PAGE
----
Accessories Marketing, Inc. v. TEK Corp., No. C 11-4773 PSG (N.D. Cal. Apr. 2, 2013).
As trial approaches, many courts take a pragmatic approach to the testimony of damages experts. In Accessory Marketing, the district court allowed Plaintiff’s expert to testify at trial by repeatedly referencing Defendant’s ability to cross-examine to demonstrate weaknesses in the damages opinion.
Defendant moved to exclude the testimony of Plaintiff’s damages expert, John Hansen, on four grounds. Slip op. id. at 1. Denying the motion, the district court ruled:
- Although Hansen considered the competitive position of Plaintiff’s sister company, (1) Defendant and Plaintiff’s sister company were in competition; (2) given the relationship between Plaintiff and its sister company, a license to Defendant could ultimately affect Plaintiff’s profits; and (3) any confusion about Plaintiff’s ability to recover damages for its sister company could be cleared up with vigorous cross-examination. Slip op. id. at 2.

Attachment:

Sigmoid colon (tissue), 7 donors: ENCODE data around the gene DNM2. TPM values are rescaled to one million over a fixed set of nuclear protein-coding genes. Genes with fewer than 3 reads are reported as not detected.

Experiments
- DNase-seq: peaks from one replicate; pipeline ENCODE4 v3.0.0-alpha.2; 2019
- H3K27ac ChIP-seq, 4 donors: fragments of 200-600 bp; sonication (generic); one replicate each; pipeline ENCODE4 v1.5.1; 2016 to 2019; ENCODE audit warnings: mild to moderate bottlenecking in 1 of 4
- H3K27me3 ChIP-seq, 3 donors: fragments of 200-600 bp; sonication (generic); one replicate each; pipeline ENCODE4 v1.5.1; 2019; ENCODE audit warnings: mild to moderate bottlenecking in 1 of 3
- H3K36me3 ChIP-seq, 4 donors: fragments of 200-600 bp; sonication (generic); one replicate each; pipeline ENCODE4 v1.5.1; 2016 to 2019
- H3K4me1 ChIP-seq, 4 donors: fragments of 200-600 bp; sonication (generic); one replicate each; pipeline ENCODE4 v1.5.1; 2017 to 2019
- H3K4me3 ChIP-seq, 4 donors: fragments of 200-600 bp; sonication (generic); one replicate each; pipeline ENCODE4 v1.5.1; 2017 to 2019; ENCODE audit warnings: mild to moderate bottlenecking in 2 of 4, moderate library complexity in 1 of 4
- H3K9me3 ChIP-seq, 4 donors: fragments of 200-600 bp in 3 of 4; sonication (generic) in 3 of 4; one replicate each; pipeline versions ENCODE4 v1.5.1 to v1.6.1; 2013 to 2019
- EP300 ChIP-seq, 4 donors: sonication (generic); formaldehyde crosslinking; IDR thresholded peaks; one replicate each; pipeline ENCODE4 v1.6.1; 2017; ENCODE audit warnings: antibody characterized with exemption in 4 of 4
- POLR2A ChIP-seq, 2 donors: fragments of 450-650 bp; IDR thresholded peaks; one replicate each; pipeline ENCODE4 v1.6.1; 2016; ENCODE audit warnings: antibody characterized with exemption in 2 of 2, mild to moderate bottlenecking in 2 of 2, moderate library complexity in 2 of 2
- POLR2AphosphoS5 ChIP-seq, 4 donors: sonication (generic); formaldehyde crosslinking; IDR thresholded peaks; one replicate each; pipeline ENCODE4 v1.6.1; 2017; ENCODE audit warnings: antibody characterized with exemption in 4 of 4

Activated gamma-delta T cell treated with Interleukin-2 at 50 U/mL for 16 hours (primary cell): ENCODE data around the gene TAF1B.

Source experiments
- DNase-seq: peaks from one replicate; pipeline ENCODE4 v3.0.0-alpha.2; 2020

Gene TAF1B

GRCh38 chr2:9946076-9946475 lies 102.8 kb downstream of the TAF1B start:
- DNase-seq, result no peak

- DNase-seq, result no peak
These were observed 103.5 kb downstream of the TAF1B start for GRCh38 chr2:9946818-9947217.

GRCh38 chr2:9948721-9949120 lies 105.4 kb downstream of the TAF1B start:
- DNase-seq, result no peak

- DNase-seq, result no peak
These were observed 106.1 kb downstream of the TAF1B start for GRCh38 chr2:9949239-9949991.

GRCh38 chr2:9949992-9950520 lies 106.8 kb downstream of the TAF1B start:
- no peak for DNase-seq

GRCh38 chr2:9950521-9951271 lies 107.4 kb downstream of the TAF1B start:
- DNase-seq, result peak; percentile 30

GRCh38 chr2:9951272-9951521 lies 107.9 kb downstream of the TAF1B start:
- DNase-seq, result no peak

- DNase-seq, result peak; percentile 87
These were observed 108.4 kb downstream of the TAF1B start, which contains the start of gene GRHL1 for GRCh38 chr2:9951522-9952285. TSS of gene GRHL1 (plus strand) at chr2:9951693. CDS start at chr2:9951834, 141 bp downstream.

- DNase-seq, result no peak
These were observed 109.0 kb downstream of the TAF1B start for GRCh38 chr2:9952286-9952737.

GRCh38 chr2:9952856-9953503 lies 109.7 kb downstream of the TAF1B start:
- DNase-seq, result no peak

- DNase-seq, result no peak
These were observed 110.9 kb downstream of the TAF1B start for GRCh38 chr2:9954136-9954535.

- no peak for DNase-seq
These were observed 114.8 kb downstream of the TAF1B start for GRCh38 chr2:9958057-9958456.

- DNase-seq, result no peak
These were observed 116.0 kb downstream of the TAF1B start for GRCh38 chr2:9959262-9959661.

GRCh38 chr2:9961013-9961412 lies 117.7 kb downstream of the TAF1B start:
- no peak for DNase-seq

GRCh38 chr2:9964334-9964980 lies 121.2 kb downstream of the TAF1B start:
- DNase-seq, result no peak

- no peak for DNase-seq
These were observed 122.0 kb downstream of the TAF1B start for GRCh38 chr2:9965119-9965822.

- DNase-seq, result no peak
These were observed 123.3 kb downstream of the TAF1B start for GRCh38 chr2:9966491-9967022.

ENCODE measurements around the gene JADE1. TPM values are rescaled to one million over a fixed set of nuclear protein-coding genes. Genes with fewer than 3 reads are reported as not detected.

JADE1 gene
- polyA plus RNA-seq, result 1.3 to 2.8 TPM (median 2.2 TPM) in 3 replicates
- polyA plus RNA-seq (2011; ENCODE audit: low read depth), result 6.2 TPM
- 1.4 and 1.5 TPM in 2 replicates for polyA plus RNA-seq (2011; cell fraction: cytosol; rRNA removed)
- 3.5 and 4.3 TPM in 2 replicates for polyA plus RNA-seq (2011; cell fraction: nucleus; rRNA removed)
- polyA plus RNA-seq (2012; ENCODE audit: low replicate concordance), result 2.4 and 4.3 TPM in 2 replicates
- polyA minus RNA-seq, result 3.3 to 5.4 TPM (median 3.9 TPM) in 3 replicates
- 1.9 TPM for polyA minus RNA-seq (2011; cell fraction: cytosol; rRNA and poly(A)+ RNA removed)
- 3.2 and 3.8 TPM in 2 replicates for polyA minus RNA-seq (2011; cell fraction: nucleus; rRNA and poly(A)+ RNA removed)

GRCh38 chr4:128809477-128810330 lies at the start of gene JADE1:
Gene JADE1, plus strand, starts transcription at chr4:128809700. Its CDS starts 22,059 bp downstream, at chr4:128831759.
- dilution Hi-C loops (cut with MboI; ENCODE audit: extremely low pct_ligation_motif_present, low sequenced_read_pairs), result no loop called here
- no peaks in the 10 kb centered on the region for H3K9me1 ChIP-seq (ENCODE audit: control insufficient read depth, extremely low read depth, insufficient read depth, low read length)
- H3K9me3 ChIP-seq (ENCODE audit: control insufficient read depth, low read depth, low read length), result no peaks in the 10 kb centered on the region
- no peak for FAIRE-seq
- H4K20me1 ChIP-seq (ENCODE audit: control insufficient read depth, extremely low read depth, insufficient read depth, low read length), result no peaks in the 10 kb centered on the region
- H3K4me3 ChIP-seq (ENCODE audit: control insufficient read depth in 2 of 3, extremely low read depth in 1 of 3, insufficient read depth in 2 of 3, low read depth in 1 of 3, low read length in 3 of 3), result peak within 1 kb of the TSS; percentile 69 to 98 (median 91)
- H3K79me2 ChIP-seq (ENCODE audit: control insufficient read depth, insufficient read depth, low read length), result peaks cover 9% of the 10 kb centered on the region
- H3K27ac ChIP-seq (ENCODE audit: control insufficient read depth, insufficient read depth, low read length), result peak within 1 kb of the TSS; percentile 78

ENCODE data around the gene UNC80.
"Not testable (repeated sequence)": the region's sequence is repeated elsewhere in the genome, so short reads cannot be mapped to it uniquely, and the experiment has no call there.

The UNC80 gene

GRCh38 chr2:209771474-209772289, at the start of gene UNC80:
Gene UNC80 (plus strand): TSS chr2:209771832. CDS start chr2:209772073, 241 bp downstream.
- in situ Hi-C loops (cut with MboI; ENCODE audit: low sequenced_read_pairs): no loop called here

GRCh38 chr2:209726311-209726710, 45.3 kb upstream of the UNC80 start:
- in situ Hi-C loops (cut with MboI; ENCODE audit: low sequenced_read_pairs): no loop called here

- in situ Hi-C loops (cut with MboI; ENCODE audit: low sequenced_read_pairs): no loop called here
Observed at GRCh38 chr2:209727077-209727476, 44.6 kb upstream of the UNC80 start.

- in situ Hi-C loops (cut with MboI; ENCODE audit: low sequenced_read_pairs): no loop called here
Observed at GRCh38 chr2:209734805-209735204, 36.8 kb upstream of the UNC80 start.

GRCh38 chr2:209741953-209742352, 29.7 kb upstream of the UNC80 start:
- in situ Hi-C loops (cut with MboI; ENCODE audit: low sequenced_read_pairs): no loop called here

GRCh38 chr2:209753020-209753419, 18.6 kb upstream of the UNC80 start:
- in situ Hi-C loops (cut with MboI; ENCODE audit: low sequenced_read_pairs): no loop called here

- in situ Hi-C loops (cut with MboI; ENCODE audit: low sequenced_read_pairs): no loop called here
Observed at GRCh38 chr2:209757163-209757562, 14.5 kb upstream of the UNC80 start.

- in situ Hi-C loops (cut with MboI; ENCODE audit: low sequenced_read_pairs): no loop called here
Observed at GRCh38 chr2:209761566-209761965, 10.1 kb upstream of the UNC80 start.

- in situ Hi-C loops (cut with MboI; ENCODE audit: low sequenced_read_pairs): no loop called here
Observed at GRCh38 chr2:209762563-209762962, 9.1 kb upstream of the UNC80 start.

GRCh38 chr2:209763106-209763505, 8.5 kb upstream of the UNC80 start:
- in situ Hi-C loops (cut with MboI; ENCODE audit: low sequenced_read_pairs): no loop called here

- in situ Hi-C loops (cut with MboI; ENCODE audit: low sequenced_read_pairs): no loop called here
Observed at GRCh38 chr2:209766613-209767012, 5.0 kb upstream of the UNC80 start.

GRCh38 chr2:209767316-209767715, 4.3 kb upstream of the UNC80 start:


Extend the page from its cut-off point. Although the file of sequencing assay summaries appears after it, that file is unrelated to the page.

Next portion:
- Hansen could rely on the testimony of another witness regarding the purchase of the patent-in-suit. Slip op. id. at 1-2.
- Plaintiff had adequately disclosed that it might seek reasonable royalty damages and made Hansen available for deposition. Slip op. id. at 3.
- Hansen properly considered a hypothetical negotiation in reaching his damage opinion, plus he would be subject to cross-examination on that opinion at trial. Slip op. id. at 3.